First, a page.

A kit can be prepared which can be utilized to perform the process of this invention. The kit includes the syringe holder and a valve capable of functioning as described above, a vial containing saline to which can be added technetium-99m as petechnetate and a vial containing reducing stannous composition. Each vial is provided with means by which it can be attached to the syringe holder in communication with the valve such as tapered fittings. The kit optionally can include a vial containing heparin. In use, the kit can be utilized in the manner supported above wherein the vial containing the stannous reducing agent is first placed on the syringe holder and is injected into the patient. Thereafter, the vial containing the saline to which has been added technetium-99m is positioned on the holder and utilized in the manner set forth above.
The following example illustrates the present invention and is not intended to limit the same.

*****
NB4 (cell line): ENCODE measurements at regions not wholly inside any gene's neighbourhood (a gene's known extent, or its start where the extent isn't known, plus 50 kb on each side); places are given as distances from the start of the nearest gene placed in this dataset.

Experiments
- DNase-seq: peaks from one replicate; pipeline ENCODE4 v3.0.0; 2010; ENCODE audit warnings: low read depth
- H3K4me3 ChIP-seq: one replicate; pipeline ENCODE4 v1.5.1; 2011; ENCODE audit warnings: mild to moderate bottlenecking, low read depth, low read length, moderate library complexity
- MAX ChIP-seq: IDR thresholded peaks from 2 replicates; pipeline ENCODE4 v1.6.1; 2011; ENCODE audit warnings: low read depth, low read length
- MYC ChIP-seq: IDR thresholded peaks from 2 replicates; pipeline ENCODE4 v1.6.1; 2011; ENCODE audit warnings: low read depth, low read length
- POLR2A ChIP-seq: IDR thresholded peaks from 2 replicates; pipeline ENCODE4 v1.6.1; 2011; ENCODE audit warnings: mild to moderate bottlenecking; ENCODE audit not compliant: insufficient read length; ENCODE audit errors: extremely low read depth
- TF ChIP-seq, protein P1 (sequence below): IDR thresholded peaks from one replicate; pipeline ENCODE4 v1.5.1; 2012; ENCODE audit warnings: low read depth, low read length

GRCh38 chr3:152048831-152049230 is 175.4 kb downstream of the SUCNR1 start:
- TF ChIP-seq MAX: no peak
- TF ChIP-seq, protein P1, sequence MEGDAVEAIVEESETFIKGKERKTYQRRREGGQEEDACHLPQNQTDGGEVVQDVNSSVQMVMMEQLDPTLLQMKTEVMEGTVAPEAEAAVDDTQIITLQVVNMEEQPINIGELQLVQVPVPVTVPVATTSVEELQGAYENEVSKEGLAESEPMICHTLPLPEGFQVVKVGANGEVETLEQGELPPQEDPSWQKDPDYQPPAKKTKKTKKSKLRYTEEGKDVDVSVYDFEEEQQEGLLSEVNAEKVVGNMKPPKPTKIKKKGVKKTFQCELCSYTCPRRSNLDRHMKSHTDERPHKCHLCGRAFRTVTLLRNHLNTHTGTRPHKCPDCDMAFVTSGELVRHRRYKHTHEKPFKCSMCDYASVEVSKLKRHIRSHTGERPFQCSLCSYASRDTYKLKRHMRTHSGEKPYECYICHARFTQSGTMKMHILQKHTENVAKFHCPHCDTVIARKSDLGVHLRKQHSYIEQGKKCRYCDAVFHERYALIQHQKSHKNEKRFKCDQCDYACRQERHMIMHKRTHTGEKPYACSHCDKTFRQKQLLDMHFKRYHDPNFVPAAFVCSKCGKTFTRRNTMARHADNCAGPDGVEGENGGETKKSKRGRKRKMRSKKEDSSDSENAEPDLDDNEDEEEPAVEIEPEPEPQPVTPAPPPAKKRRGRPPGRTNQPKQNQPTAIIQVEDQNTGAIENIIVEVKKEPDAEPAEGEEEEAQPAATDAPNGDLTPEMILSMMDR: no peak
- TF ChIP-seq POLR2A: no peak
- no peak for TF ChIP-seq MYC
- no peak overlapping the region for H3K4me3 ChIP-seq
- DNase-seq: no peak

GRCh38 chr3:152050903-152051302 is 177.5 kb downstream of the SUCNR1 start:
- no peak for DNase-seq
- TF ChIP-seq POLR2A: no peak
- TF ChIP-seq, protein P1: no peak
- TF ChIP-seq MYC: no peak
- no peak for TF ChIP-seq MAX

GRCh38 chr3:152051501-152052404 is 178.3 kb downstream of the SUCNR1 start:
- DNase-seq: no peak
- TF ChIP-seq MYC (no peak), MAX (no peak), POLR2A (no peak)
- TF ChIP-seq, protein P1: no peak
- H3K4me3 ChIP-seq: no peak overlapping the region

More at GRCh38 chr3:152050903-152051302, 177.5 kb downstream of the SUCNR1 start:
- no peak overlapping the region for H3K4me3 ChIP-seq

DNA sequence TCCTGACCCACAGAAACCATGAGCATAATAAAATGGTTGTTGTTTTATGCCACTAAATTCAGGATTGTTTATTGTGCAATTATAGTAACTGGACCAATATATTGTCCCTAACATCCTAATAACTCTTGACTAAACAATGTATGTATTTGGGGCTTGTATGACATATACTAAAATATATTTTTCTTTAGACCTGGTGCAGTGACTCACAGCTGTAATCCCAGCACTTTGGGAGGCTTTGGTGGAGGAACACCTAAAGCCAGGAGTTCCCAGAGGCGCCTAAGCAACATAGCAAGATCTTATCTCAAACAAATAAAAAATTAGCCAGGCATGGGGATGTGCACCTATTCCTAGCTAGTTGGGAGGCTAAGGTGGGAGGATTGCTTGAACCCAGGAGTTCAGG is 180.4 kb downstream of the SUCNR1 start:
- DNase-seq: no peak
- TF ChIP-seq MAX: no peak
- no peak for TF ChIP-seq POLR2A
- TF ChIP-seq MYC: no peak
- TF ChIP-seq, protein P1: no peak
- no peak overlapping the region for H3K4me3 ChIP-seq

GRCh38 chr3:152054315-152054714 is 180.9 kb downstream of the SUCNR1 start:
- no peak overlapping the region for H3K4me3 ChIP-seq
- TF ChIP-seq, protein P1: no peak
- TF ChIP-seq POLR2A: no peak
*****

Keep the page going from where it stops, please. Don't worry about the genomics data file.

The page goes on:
Seven randomly selected patients undergoing cardiac gated blood pool imaging had 10 ml of blood drawn into the heparinized syringe shown in FIGS. 1 and 2 with syringe 12 containing 25 mCi of technetium-99m as pertechnetate. Twenty minutes prior to drawing the blood, each patient was injected with stannous pyrophosphate containing 700 μg Sn++ in 3 cc saline. The blood and pertechnetate were allowed to incubate for 10 minutes with gentle shaking. The catheter 14 was filled with heparin by means of syringe 20. Thereafter, the blood containing radiolabeled red blood cells was reinjected into each patient. To determine the kinetics of labeling within the syringe, aliquots were removed from syringe 12 at one minute intervals into tubes containing stannous DTPA (SN-DTPA) which instantaneously stops the labeling of red blood cells by chelation with unbound technetium-99m. At ten minutes, the labeling efficiency was 88% (n=4). To determine whether this approach reduced gastric visualization in patients, this group was compared with six randomly selected patients undergoing standard in vivo labeling. There was no gastric visualization in six of the seven patients who were injected by the technique of this invention, whereas there was gastric visualization of five of the six patients injected with the standard in vivo technique.